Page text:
US Navy scientists and the Raytheon have tested their newly developed electronic attack system, CERBERUS, which can be carried on a Miniature Air Launched Decoy-Jammer (MALD-J).
Both have jointly demonstrated captive flights of modular, rapid replacement architecture for electronic warfare (EW) payloads on the air-launched unmanned decoy vehicle.
The four separately developed EW payloads were used in 12 operationally relevant missions, the company announced Wednesday.
Every interchangeable payload was customized for a specific mission and threat. Further, it was exchanged onto the captive carry vehicle within a minute.
The company borrowed technology from IndyCar, or US independent auto racing league, technology to create "swappable" mission capabilities.
"The CERBERUS design is cost-effective and expands MALD capabilities to address new missions and target sets. It's a sensible approach for mitigating payload obsolescence," Naval Research Laboratory Electronic Warfare Strategic Planning Organization head Jeff Heyer said.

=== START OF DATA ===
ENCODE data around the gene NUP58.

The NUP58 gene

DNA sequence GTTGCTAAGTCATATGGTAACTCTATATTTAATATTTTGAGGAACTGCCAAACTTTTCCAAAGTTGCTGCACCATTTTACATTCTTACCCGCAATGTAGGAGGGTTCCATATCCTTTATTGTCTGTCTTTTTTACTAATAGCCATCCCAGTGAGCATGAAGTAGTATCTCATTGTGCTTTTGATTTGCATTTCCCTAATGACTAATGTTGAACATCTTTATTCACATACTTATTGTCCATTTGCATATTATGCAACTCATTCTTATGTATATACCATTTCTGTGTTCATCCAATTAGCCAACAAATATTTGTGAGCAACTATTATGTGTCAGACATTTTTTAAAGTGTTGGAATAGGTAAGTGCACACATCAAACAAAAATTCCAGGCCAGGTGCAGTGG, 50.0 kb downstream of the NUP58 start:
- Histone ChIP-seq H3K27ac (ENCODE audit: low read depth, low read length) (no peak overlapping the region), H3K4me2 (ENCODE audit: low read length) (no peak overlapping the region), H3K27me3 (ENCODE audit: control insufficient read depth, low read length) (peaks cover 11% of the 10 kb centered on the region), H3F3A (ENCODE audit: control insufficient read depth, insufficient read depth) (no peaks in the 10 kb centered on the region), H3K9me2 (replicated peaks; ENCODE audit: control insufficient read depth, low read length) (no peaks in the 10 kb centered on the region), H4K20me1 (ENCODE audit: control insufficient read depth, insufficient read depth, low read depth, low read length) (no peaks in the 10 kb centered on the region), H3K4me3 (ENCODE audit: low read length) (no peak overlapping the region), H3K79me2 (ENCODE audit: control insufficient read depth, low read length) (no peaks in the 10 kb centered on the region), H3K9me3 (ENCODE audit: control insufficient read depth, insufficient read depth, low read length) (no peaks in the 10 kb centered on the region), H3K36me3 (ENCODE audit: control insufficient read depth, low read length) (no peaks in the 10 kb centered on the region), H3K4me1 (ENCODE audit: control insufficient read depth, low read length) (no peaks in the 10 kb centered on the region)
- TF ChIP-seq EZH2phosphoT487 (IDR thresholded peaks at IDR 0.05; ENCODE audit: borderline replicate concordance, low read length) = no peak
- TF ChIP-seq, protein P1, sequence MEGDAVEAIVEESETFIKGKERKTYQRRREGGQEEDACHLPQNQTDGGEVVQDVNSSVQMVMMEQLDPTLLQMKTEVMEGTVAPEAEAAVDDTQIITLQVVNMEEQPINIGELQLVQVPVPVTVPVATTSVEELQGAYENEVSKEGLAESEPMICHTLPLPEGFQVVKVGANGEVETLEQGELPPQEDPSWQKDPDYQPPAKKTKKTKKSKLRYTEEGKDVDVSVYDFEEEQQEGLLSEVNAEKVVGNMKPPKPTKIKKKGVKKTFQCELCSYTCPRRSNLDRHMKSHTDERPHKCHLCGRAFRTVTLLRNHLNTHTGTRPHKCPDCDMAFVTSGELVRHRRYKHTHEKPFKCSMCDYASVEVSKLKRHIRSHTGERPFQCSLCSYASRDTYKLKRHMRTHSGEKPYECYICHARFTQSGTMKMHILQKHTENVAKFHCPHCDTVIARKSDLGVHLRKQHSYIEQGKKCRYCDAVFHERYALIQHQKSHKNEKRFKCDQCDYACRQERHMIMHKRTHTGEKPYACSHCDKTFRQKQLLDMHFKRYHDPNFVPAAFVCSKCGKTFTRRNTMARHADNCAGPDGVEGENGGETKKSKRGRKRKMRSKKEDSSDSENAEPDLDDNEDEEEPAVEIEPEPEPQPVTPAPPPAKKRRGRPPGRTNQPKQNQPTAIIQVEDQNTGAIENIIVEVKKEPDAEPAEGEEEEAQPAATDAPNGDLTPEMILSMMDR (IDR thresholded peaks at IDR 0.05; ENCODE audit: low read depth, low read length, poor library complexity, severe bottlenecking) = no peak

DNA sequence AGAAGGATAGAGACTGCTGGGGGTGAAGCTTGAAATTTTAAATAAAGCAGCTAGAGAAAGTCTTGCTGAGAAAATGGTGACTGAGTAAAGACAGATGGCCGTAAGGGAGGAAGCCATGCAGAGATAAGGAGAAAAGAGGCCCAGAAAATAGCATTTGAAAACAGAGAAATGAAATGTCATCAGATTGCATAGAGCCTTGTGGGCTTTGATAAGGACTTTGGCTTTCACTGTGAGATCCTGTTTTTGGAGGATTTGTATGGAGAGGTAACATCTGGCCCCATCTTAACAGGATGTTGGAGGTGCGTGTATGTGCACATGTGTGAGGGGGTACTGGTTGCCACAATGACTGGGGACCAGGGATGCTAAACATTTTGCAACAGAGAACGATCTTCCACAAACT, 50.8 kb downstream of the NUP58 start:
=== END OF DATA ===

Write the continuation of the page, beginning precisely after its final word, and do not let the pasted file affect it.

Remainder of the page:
Raytheon has carried out four-year program with US Pacific Command and Naval Air Systems Command to develop a payload system that could operate with a rapid interchange structure.
The new system is designed for fast adaptability in the rapidly evolving electronic attack battle space.
CERBERUS adapted the half-turn quick lock developed by Dallara, which produces racing cars. Further, the design was altered to meet aerospace form factors and environmental requirements, Heyer added.
MALD-J is in full rate production for the US Air Force. The US Navy is evaluating development of MALD-N in the near future to conduct stand-in-jamming for their missions.